“Washington and London should be asking Musharraf why voters are being denied the information they need to make an informed decision,” Adams said. “Would American voters accept their television networks being told they couldn’t make live broadcasts during the current US election campaign?”
As part of its media crackdown the government, through the Pakistan Electronic Media Regulatory Authority (PEMRA), imposed a new, “voluntary” code of conduct on the electronic media that formalized many of the restrictions put in place on November 3.
The government effectively coerced broadcasters into accepting a revised version of this “voluntary” code by threatening closure of channels. Geo TV, which was forced off the air for 77 days and incurred financial losses to the tune of “at least 25 million dollars,” as owner Mir Shakilur Rehman told Human Rights Watch, acceded to these demands. Geo TV was finally restored on the cable network on January 21, a day before Musharraf flew to Brussels for an eight-day European tour.
Television talk show host Naeemul Haq told Human Rights Watch that three topics “are off-limits and most likely to be censored – the state, the president, and the army.” According to Haq, journalists have been directed to refer to the head of state as “President Musharraf.” One of Haq’s talk shows at Indus TV in early December was not broadcast, he said, because the management said he “had referred to the president eight times as “Musharraf sahib .” The Indus TV management showed Haq the directive that called “for strict compliance in this matter.”
Restrictions on election coverage have been kept deliberately vague and may make it difficult if not impossible for the Pakistani media to report promptly on whether proper procedures are being followed in the voting process. Mazhar Abbas, secretary-general of the Pakistan Federal Union of Journalists, told Human Rights Watch that his organization feared that cable operators might be instructed by Pemra to take specific channels off air if they attempt to flout restrictions or simply in order to prevent dissemination of unofficial election results on polling day.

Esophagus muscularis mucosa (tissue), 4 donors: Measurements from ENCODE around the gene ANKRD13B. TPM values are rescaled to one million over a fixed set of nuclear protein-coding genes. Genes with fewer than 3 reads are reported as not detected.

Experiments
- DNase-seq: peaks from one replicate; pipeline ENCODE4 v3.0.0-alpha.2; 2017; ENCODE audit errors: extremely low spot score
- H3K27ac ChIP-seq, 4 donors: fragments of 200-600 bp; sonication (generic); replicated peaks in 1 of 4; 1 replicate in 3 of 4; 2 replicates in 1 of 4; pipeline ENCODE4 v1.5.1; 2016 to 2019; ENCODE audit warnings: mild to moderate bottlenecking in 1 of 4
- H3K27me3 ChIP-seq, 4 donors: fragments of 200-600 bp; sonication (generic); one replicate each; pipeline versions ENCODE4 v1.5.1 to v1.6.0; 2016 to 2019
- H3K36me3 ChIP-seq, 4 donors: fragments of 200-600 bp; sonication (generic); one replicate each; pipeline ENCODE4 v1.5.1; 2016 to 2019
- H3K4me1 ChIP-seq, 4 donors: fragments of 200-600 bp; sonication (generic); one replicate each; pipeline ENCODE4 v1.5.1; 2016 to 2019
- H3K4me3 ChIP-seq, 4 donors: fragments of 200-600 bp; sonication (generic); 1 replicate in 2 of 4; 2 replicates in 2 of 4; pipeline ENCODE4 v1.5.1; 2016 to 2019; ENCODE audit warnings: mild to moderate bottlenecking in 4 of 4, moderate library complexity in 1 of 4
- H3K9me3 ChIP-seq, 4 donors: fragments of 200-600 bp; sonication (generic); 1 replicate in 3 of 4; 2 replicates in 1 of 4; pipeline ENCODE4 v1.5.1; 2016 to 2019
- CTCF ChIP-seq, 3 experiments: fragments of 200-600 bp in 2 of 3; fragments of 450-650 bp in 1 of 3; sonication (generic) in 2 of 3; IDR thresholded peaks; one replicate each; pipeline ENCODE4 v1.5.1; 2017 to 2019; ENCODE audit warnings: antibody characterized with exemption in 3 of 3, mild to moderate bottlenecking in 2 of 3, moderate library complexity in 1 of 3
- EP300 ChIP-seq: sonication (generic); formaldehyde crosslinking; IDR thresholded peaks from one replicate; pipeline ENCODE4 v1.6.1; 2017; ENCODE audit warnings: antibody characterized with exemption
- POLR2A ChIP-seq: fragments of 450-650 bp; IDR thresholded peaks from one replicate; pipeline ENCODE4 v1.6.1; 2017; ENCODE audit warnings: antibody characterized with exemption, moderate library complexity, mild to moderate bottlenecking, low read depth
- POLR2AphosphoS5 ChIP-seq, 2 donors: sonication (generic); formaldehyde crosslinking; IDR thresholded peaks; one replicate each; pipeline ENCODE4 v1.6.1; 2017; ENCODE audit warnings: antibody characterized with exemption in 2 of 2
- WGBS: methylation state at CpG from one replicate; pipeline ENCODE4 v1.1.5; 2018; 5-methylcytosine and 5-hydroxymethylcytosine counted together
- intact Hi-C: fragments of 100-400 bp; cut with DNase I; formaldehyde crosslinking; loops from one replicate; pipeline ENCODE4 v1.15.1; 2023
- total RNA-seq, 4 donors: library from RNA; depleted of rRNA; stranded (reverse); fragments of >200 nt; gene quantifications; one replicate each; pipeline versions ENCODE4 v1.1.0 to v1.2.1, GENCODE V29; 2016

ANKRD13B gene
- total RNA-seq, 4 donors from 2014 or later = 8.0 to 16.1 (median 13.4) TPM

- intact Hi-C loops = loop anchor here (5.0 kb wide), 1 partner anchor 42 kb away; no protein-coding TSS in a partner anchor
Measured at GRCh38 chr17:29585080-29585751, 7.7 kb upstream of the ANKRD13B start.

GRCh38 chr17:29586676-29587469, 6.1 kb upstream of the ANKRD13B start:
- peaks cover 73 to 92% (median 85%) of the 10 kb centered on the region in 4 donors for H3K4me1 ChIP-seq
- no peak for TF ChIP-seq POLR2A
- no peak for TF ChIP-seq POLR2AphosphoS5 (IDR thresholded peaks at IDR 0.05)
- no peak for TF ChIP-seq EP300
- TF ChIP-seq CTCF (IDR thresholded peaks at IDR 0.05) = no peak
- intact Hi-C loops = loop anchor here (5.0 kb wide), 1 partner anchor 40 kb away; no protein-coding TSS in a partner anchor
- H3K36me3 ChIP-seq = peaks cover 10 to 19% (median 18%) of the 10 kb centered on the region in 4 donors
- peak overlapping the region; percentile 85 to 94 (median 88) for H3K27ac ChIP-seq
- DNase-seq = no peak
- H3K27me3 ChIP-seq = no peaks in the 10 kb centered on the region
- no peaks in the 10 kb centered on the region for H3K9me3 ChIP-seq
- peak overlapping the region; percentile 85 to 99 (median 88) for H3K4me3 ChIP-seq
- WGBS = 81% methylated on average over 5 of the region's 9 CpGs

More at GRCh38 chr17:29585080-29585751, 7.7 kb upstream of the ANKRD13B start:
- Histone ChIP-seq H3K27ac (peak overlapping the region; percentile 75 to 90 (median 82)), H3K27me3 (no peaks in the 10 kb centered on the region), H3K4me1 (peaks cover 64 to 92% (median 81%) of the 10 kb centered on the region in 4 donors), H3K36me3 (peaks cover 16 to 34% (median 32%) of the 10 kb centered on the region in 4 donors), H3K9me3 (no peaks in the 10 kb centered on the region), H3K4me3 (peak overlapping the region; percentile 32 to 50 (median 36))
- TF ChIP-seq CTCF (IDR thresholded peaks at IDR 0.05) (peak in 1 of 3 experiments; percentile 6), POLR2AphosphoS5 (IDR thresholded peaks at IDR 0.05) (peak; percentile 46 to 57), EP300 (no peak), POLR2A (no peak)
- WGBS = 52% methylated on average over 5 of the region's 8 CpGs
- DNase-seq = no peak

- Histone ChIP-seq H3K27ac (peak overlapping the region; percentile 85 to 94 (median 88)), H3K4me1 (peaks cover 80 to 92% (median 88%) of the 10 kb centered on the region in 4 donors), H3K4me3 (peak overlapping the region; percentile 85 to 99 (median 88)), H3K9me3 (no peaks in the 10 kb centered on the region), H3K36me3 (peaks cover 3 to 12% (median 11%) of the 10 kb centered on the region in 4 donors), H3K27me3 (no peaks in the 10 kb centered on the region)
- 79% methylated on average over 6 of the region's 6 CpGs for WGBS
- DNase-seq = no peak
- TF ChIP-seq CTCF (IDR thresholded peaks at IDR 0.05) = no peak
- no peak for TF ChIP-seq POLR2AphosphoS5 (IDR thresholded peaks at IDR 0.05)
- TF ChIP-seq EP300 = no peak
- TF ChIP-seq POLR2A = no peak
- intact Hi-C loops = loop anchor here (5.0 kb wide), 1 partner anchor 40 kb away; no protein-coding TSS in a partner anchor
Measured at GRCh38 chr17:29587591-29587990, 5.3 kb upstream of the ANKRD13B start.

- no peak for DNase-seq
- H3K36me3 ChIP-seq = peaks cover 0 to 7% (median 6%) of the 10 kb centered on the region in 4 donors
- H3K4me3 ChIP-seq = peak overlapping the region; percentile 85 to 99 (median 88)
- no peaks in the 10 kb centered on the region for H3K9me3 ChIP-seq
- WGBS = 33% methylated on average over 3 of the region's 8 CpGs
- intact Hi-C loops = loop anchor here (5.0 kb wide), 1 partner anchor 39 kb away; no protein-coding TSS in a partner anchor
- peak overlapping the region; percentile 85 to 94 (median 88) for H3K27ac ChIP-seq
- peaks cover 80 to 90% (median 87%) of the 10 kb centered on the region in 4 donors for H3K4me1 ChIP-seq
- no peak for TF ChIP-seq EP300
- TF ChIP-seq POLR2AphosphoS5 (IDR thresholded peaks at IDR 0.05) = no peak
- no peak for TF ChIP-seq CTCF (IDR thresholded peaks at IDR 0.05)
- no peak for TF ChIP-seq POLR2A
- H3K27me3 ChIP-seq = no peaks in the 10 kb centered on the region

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Journalists are particularly vulnerable in parts of the country experiencing conflict and insurgency, Human Rights Watch said. For example, on February 12, five journalists were injured, three of them seriously, in a bomb blast minutes before a news conference due to be addressed by Aslam Bizenjo, an independent candidate in Khuzdar, the second largest city in the western province of Balochistan. In such areas, the government heavily restricts movement of journalists. Attacks and restrictions on the media in Balochistan have been particularly detrimental to the conduct of a free vote because of the difficulty in monitoring elections in a large, sparsely populated territory.
“If allowed to operate unhindered, the Pakistani media, with its nationwide network of correspondents, would provide an effective check against potential election fraud,” said Adams. “The decision to muzzle the media is hard to understand from a government that constantly says it will have free and fair elections.”
Media monitoring carried out by Human Rights Watch indicates that the state-controlled Pakistan Television (PTV), which has a wider reach than private channels, is heavily biased towards the Musharraf-backed Pakistan Muslim League-Q and its allies.